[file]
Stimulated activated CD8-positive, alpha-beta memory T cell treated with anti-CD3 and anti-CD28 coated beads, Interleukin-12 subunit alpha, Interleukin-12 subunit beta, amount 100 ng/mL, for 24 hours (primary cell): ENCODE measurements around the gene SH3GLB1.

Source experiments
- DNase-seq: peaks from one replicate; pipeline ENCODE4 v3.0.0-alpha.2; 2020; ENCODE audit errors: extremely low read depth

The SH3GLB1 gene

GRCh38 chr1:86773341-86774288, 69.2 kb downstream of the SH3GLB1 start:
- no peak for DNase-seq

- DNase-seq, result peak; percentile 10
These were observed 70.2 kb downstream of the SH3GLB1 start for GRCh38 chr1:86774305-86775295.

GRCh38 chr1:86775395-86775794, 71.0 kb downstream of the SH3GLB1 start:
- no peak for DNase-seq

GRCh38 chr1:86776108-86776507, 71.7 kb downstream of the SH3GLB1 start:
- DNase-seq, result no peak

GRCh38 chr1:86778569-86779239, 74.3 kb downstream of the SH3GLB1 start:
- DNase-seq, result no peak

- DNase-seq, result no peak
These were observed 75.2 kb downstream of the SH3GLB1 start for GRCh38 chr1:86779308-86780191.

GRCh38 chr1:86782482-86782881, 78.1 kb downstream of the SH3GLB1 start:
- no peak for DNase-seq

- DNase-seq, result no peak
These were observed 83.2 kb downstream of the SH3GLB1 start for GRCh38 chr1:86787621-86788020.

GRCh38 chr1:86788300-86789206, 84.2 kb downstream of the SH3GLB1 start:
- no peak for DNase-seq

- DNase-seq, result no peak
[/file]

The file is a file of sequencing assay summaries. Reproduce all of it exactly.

Stimulated activated CD8-positive, alpha-beta memory T cell treated with anti-CD3 and anti-CD28 coated beads, Interleukin-12 subunit alpha, Interleukin-12 subunit beta, amount 100 ng/mL, for 24 hours (primary cell): ENCODE measurements around the gene SH3GLB1.

Source experiments
- DNase-seq: peaks from one replicate; pipeline ENCODE4 v3.0.0-alpha.2; 2020; ENCODE audit errors: extremely low read depth

The SH3GLB1 gene

GRCh38 chr1:86773341-86774288, 69.2 kb downstream of the SH3GLB1 start:
- no peak for DNase-seq

- DNase-seq, result peak; percentile 10
These were observed 70.2 kb downstream of the SH3GLB1 start for GRCh38 chr1:86774305-86775295.

GRCh38 chr1:86775395-86775794, 71.0 kb downstream of the SH3GLB1 start:
- no peak for DNase-seq

GRCh38 chr1:86776108-86776507, 71.7 kb downstream of the SH3GLB1 start:
- DNase-seq, result no peak

GRCh38 chr1:86778569-86779239, 74.3 kb downstream of the SH3GLB1 start:
- DNase-seq, result no peak

- DNase-seq, result no peak
These were observed 75.2 kb downstream of the SH3GLB1 start for GRCh38 chr1:86779308-86780191.

GRCh38 chr1:86782482-86782881, 78.1 kb downstream of the SH3GLB1 start:
- no peak for DNase-seq

- DNase-seq, result no peak
These were observed 83.2 kb downstream of the SH3GLB1 start for GRCh38 chr1:86787621-86788020.

GRCh38 chr1:86788300-86789206, 84.2 kb downstream of the SH3GLB1 start:
- no peak for DNase-seq

- DNase-seq, result no peak